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Just wondered about experiences of all-male tank keepers. How different does a fish have to look to have a good chance of being compatible? I know to some extent it is trial and error, but what is worth trying?

Obviously Aulonocara stuartgranti Maleri looks nothing like Aulonocara stuartgranti Flametail.

And obviously Aulonocara stuartgranti Maleri looks very similar to Aulonocara baenschi.

But are you limited to one yellow, one red, one light blue and one dark blue?

What about the Maleri and a Usisya for example? One has black fins and one has yellow fins...otherwise the fish are similar. Worth trying?

What similar-looking fish have you combined with success in an all-male tank?
 

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DJ, I have two Haps that, when I originally got them, I was a bit concerned about their similiarities in coloration. They are a Lethrinops "Red Cap" and Otopharynx Tetrastigma. The Oto has grown in leaps and bounds and shows the spots better(he has become one of my favs, stunning) now than when I got him, but before that, you can see they were very similar. I haven't seen anything regarding serious animosity between them. Just about everyone in my tank has chased or been chased, like a big game they play. But you know well enough that can change with the snap of a finger :eek: !

Red Cap

Tetrastigma
 

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For the first-time enthusiast (someone who has never kept cichlids) I would strongly suggest the rule "no peacock should look alike" meaning, no pairs of a single species. However, for the experienced cichlid keeper, such as yourself, the keys to keeping look-alikes are: larger tanks, the stock-list, overstocking, introduction of larger groups and multiple look-alikes, preferably a minimum of 3-4.

By far, the less challenging combination would be the yellows, preferably with a Benga in the mix. It's been my experience that the larger Bengas (5-6") generally keep the younger, more boisterous males in check. In the past I've ran with a Maleri, Benga, Usisya, and Undu Blue Neon with no issues.

More challenging would be the blues. The Red Shoulders tend to much more aggressive than the Masonis, koningsi Mbenjis and Ngaras. However, you can successfully house a Ngara and Red Shoulder together because they have enough variation.

Jakes can be real difficult and I would not suggest it.

Basically, a community tank of peacocks and haps should have enough color variation (multiples of the same color) so they can't single out the same individuals.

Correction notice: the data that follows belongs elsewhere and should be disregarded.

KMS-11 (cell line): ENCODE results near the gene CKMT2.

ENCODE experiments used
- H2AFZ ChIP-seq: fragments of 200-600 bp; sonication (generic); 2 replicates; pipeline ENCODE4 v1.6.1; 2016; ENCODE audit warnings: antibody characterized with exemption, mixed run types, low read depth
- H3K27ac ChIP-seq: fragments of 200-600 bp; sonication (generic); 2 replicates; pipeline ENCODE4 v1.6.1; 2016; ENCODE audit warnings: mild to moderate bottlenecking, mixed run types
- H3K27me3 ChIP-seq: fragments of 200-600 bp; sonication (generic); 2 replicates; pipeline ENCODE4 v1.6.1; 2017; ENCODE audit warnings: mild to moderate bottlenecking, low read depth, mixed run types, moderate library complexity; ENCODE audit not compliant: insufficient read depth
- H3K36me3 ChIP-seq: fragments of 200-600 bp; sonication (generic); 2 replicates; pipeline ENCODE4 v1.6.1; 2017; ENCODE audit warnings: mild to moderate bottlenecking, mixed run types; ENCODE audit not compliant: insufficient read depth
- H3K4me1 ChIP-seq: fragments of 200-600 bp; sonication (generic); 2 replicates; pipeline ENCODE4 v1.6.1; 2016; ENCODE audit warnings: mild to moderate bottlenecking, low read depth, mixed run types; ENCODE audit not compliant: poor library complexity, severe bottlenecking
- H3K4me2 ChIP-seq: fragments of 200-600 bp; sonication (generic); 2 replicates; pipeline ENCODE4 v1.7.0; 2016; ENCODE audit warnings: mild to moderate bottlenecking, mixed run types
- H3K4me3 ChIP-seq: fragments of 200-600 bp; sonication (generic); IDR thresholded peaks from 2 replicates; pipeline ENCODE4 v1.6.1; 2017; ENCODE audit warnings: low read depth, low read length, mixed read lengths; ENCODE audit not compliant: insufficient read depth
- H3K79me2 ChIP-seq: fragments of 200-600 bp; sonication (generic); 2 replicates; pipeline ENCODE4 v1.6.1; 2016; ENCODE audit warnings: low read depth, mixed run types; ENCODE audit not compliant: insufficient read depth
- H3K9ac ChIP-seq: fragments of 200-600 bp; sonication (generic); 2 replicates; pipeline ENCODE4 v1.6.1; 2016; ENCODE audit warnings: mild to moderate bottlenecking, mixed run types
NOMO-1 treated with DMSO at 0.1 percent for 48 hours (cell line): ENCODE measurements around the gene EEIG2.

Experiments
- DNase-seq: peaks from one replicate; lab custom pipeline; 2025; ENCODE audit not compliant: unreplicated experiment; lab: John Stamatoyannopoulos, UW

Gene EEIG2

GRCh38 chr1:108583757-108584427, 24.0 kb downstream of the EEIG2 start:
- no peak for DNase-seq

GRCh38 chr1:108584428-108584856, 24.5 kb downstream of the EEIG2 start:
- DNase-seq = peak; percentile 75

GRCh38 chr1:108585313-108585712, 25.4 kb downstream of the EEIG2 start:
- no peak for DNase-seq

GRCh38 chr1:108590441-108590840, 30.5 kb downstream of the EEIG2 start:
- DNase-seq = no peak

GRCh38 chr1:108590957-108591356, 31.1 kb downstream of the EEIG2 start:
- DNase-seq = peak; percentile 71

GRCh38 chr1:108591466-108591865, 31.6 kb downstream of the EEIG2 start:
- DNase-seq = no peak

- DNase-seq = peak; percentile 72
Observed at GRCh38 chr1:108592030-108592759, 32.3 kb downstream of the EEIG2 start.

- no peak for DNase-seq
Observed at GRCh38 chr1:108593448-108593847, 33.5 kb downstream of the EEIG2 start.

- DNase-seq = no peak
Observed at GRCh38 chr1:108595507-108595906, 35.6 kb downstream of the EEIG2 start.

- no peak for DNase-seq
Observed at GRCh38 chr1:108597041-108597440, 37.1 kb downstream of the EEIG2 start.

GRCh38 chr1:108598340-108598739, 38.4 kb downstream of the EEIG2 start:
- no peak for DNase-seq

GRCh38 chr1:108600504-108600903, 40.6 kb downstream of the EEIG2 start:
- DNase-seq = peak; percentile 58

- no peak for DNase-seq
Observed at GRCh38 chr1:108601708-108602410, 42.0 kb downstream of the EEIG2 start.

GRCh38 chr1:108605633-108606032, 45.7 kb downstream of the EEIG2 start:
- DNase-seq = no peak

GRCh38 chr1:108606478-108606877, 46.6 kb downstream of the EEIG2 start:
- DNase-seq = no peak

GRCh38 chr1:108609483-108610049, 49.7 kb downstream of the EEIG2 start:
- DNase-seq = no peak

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For me, it's been very much trial and error. I have a maleri and usisya that do NOT get along - the usisya is on the short end of that stick. While on the other hand, my Protomelas Splinotus and Protomelas Taenolitus look almost identical at 4" and get along beautifully. At first, my deep water hap and star staphirre (both placidochromis) fought, but now they get along fine as they've matured. I think many factors come into play to determine compatability (environment, "personality", age of fish, etc.), of which similar appearance is just one factor, albeit an important one.
 

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One should also consider the markings, both when non dominant and when dominant. Really, all these fish throw together from different areas, one can only guess what they are thinking. Head shape? Spots in the fins? The dorsal line?

Some fish, from given examples, just learn to live and let live when they grow up together. If there were females, things might be very different.
 

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In my 150, I have three yellow peacocks: benga, lemon jake and a lwanda. They're smaller - 4" or so, but only occasionally get on each other. There's enough other traffic in the tank to present appropriate distractions. Now if I had those three in a 75, I'm thinking no way.

In my 180, I definitely see more problems. The blue face/red body combo is common in haps and I have more than a few in the tank that sport these colors. I see random bits of aggression between my red empress, Aristochromis chistyi and Tyranochromis nigreventor. It's not so bad that they're causing real serious damage, but occasional scratches and nicked fins aren't uncommon. The empress is pretty much maxed out - 8" or so, but the other two (also about 8") still have some growing to do.

It's going to be interesting to watch these guys get bigger and bigger over the coming months. I'll probably have to make changes eventually, but for now, it works well enough.
 
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